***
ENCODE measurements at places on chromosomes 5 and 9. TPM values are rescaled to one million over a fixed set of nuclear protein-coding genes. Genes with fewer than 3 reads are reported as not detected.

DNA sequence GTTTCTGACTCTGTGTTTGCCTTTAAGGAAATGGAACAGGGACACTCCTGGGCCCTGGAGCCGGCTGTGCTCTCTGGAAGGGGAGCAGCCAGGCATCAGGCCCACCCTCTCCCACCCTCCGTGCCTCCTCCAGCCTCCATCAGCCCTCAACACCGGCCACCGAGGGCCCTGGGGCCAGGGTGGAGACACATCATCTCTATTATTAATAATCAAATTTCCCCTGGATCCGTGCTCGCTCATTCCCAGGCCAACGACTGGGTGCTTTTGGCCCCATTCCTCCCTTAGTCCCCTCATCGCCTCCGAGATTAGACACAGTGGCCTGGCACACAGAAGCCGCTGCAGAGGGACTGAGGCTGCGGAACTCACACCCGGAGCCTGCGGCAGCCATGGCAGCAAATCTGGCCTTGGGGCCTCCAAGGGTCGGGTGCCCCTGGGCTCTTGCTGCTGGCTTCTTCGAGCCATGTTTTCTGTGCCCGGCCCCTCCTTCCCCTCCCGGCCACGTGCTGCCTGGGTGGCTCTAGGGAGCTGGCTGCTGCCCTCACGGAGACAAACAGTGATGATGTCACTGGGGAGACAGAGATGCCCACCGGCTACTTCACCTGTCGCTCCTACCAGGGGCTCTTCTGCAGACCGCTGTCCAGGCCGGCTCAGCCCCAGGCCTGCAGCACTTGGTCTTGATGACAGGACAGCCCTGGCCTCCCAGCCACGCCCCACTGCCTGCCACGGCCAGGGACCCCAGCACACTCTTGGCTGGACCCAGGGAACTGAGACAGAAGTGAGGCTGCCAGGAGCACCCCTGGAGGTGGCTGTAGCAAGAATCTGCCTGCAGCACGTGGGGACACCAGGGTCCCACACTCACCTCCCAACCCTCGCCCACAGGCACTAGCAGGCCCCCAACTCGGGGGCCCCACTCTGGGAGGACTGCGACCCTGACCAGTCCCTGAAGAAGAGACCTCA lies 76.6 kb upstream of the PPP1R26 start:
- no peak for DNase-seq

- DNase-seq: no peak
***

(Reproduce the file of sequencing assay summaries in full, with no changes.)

ENCODE measurements at places on chromosomes 5 and 9. TPM values are rescaled to one million over a fixed set of nuclear protein-coding genes. Genes with fewer than 3 reads are reported as not detected.

DNA sequence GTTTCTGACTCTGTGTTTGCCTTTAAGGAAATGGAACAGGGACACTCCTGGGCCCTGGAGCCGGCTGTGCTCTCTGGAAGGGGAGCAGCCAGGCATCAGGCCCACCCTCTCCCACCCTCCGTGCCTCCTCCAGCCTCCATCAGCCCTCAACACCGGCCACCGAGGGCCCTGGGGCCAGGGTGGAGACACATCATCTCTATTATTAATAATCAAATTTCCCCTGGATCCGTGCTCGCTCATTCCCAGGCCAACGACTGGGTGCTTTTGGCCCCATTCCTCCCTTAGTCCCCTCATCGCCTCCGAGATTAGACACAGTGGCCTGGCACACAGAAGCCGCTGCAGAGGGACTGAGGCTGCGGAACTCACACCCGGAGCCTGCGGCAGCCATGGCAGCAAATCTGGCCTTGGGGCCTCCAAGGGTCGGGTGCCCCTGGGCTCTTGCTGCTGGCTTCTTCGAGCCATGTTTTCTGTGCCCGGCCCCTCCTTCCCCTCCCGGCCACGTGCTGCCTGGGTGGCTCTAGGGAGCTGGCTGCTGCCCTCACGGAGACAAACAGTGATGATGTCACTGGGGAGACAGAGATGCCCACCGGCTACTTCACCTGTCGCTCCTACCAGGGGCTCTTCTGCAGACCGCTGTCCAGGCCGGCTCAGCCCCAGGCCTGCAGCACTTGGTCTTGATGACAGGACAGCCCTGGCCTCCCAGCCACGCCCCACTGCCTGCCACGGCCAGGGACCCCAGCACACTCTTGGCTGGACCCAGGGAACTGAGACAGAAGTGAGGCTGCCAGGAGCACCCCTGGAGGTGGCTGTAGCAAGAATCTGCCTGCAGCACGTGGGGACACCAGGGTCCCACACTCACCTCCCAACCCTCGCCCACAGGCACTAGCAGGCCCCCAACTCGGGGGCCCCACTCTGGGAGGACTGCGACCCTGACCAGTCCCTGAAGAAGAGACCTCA lies 76.6 kb upstream of the PPP1R26 start:
- no peak for DNase-seq

- DNase-seq: no peak